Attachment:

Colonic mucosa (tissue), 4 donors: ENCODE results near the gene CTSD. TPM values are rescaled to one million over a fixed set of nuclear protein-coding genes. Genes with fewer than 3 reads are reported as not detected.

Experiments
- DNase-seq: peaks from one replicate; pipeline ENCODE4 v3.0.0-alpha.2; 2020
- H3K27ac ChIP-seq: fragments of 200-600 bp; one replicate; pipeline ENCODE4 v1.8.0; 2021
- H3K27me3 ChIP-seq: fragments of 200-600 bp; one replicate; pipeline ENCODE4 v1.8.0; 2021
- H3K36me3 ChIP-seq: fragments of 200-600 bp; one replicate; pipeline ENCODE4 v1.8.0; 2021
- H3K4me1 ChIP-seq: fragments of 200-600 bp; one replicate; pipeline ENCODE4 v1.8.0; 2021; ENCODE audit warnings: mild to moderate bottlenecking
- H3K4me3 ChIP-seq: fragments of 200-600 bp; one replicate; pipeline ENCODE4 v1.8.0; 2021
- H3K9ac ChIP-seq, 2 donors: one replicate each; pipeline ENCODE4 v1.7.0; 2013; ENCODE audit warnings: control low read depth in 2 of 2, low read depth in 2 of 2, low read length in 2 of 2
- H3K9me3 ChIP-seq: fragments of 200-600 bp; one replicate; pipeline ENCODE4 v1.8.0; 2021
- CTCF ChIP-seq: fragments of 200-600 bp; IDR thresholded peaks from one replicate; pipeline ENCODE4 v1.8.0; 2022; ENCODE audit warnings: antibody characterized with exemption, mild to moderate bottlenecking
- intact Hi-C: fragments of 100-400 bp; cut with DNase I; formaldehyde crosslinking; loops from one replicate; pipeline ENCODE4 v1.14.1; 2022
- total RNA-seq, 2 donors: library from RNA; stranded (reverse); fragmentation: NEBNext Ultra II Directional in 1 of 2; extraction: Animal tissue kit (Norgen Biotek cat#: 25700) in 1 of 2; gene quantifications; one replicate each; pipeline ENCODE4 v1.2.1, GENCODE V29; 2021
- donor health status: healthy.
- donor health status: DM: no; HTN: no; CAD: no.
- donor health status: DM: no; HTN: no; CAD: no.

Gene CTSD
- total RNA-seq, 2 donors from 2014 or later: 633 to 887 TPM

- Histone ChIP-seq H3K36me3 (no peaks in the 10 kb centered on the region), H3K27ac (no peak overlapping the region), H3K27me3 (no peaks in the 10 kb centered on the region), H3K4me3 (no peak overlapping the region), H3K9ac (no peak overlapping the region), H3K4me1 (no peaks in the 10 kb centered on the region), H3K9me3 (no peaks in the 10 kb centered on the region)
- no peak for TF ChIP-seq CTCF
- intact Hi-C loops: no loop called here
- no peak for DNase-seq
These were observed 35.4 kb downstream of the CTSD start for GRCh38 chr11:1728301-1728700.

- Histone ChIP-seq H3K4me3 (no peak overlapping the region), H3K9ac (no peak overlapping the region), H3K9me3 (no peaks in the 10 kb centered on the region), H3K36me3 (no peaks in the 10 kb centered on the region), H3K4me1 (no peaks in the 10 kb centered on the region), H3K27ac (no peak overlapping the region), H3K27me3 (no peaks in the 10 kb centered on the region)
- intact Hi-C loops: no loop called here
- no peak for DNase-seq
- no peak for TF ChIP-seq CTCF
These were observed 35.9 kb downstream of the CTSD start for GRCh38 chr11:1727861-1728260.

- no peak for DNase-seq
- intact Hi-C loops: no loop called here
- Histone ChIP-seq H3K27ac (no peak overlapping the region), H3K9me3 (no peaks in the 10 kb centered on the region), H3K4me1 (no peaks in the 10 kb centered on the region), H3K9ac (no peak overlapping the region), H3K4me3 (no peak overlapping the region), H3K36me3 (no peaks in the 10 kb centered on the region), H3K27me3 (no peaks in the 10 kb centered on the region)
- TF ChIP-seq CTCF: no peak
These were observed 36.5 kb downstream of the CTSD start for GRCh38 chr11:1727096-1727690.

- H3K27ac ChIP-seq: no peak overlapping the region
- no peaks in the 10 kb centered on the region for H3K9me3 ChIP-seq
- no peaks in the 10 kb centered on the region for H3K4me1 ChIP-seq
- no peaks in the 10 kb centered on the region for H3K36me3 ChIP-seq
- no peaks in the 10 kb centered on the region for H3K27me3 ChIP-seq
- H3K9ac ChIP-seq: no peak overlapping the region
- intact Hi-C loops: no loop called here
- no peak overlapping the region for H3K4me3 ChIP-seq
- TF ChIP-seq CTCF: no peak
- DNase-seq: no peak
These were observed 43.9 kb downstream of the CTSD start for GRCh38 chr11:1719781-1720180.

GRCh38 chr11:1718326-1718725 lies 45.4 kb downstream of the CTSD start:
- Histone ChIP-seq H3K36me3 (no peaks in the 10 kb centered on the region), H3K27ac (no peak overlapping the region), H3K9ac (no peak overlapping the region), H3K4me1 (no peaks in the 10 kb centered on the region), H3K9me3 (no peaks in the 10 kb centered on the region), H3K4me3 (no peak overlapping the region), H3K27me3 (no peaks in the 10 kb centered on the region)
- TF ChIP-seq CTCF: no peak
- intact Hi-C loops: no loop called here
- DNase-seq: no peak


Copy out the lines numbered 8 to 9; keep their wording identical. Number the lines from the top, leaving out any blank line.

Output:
- H3K4me3 ChIP-seq: fragments of 200-600 bp; one replicate; pipeline ENCODE4 v1.8.0; 2021
- H3K9ac ChIP-seq, 2 donors: one replicate each; pipeline ENCODE4 v1.7.0; 2013; ENCODE audit warnings: control low read depth in 2 of 2, low read depth in 2 of 2, low read length in 2 of 2